• Stop 'N' Swop. While the rumour had a basis in a real plan of the developers, the lack of implementation lead to wildly varying rumours as to what you could do to access the stubs left behind, amplified by all the teases left around through the years after. It didn't help that the credits shamelessly teased you with the eggs and key. Or that they left in unnecessarily long codes for the sandcastle to actually be able to get them (and about three others they didn't show).
    • To a lesser extent, the locked door at the top of Grunty's Lair (The one in the room seen in the Game Over screen), and the two remaining jiggies after every puzzle in the game is filled in. Many a rumor linking the two together and to Stop 'N' Swop has popped up, a popular one being that there used to be a puzzle meant to be filled in with the last two jiggies, which would open the aforementioned door and lead to a room where you could perform the Stop 'N' Swop.
  • What Could Have Been:
    • Stop 'N' Swop. Originally, there were items (The special eggs and the Ice Key) that you were meant to collect in Banjo-Kazooie, then transfer over to Banjo-Tooie via Stop 'N' Swop; you'd have to save the game in a particular way, then turn off the console and quickly swap the Kazooie cartridge for the Tooie catridge, to transfer the items (Hence the name "Stop 'N' Swop"). However, this proved impossible due to revisions in the N64 hardware; you'd originally have ten seconds, during which the data from Kazooie would remain and be ready to be transferred, but following the revisions, the data was only kept for one second, making it impossible to perform the maneuver; plus, there were concerns about any hazardous effects towards the players' save files or data. In the end, the items were made inaccessible via average means (you can get them via exceedingly long codes, though they are useless as is), yet the ending of Kazooie still teases three of them as if they were obtainable. Worse, the Ice Key is in plain sight behind a transparent but indestructible ice wall in Wozza's cave. Remnants of the original plans were even found in Donkey Kong 64; unused text in that game suggests that the Ice Key was supposed to appear, most likely via Stop 'N' Swop.
    • Several levels were planned, but in the end were either scrapped or repurposed:
      • Gobi mentions going to "the lava world", referred to as Mount Fire Eyes in early material (he finally makes it to the Lava Side of Hailfire Peaks, which is a retooled version of the original concept, in Tooie). The Rare Witch Project Wiki states that one theory is that it could have been an early version of the entirety of Hailfire Peaks instead only the Lava Side, as "Fire Eyes" sounds somewhat like "Fire-Ice". This could be a coincidence though, as not only does the released concept art feature absolutely nothing related to ice, but Nintendo Power volume 100 only mentions a volcano and not snow/ice in the section that discusses the level in question.
      • One picture in Banjo's house is widely rumored to show him in Fungus Forest, a forested area full of mushrooms (eventually reworked as Donkey Kong 64's Fungi Forest, so sayeth Rare), but the picture is actually a screenshot from a later build of "Project Dream".
      • Mayahem Temple, Glitter Gulch Mine and Witchyworld were all conceptualized as levels for the first game, but time constraints forced Rare to save them for the sequel. In fact, Glitter Gulch Mine's original concept art features a layout that's nearly identical to the final version seen in Tooie.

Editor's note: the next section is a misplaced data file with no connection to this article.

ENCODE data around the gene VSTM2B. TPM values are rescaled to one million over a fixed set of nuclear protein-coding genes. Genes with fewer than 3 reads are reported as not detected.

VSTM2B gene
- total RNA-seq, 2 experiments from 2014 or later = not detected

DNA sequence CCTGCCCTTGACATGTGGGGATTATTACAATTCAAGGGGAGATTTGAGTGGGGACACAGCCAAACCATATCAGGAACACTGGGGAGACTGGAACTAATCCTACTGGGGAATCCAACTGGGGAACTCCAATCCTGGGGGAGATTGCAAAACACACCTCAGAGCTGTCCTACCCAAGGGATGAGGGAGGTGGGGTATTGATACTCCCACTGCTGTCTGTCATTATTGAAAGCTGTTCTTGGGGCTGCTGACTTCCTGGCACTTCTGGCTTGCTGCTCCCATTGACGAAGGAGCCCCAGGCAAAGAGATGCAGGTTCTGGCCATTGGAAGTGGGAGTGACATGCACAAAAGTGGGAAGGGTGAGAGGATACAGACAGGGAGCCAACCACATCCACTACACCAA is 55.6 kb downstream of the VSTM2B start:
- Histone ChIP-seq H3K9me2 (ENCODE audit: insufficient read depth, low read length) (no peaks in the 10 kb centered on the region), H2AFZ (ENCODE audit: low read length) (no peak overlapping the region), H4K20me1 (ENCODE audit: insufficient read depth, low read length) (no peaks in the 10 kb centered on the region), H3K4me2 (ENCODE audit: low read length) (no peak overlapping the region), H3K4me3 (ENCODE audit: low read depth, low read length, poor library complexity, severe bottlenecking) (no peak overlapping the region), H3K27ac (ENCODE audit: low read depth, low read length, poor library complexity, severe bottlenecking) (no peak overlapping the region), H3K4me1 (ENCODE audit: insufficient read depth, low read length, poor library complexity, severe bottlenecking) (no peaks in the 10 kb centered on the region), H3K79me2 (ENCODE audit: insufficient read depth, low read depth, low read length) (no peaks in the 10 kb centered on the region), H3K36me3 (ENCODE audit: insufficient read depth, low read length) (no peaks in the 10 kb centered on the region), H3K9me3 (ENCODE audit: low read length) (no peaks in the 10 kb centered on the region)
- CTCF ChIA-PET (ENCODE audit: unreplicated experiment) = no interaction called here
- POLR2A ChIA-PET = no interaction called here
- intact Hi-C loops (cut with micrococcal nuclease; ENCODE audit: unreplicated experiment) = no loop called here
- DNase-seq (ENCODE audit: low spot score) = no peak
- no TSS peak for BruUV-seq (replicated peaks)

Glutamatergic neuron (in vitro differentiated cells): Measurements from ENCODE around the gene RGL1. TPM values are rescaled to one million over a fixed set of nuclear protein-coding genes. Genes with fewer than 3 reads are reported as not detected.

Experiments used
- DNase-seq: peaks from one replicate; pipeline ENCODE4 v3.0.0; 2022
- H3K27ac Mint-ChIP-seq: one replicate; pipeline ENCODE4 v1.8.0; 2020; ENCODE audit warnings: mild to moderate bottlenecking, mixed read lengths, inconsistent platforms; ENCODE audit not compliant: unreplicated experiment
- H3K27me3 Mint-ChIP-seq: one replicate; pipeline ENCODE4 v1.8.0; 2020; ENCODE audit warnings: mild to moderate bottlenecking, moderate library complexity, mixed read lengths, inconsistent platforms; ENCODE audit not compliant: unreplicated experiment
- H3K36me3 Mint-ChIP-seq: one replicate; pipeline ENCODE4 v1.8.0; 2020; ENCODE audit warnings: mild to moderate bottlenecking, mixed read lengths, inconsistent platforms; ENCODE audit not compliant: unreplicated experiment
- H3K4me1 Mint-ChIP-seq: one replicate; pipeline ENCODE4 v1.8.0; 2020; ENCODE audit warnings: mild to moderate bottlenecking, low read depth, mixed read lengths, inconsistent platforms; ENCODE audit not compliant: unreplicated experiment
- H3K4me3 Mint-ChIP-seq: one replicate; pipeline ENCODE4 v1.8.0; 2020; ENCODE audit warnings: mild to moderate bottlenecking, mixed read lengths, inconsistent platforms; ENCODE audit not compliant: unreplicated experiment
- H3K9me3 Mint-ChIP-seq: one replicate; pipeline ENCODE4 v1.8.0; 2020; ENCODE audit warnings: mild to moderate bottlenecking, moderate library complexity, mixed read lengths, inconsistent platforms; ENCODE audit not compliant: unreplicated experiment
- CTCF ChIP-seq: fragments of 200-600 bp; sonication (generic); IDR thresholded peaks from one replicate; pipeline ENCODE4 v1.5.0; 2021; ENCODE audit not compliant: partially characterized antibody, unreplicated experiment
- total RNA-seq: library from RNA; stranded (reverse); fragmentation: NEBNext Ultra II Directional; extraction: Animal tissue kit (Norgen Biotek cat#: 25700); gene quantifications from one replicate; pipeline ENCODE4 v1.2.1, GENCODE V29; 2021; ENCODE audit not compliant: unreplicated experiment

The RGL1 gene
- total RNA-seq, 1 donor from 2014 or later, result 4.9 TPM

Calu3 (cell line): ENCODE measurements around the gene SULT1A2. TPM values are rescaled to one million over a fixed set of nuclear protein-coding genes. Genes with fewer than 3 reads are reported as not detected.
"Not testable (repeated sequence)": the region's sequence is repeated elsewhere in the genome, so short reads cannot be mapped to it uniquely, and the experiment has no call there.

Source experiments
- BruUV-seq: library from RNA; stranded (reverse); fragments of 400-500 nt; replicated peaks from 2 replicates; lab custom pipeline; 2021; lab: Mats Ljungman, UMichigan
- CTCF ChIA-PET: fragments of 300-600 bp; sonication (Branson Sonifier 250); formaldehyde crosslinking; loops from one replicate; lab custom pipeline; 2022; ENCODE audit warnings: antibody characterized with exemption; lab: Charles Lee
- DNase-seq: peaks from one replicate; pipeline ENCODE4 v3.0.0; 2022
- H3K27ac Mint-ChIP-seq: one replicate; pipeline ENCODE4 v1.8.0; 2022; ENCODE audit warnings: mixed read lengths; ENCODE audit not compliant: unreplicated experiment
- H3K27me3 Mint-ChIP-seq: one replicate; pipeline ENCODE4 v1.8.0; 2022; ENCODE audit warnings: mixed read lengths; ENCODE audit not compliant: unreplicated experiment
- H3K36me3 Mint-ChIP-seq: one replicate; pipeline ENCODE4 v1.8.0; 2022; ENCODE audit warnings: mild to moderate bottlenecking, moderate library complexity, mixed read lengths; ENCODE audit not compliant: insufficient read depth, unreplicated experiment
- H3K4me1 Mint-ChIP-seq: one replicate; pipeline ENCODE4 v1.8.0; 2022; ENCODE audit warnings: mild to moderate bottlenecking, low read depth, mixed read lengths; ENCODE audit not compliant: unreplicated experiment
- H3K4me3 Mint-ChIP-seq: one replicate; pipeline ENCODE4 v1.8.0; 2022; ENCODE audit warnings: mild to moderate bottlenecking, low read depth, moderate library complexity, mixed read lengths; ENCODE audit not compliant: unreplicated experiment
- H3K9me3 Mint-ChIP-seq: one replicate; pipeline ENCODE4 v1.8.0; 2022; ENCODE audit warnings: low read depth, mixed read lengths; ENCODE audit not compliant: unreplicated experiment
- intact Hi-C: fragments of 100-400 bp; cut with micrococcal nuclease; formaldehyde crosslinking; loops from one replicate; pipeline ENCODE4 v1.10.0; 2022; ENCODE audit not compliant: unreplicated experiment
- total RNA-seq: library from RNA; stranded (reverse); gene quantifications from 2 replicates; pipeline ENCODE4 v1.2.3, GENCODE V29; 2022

• Hammerhead Beach was once in the works (with it, along with an early Mumbo's Mountain, having some screenshots in early material, such as Nintendo Power volume 100), but it apparently wounded up being merged with, or heavily modified and renamed to, Treasure Trove Cove. Given that there's a cheat to unlock Treasure Trove Cove even though the cheat room is there, the former case would indicate that it could be that Hammerhead Beach originally held the cheat sandcastle while Treasure Trove Cove came later.
      • Cauldron Keep in Banjo-Tooie was originally going to be a full world according to game designer Gregg Mayles on Twitter. Due to time constraints, it was downsized greatly, resulting in the game having ten Jiggies fewer than the first game.
    • Originally Kazooie wasn't even a part of Rare's original plan for the game but Rare wanted to give Banjo some moves and have them make sense such as traversing steep slopes and since Banjo still had a backpack they decided to put a bird who became Kazooie in there in order to make Banjo be able to perform those moves and have it make sense.
    • Eventually when the project was moved to the N64 Rare dropped the pirate theme and story entirely in favor of a more fairy tale style one which was about Banjo and his girlfriend Piccolo (who eventually became his sister Tooty) watching a concert at Spiral Mountain when a giant (who became Gruntilda in the final version) came scared off everyone and kidnapped Piccolo while Banjo was knocked out and an egg which Kazooie hatched from told Banjo about the events concerning the giant's attack while he was out cold. Also, the Giant's Lair looked much different than Gruntilda's Lair.
    • Wumba was also supposed to be the original role for Mumbo.
    • Banjo-Threeie, a next gen-platforming experience, teased here never came to pass. Instead Rare decided on a Genre Shift and added vehicle based gameplay, at the expense of many angered fans.
    • Before becoming a 3D platformer akin to Super Mario 64, Banjo-Kazooie was a 2.5D platformer.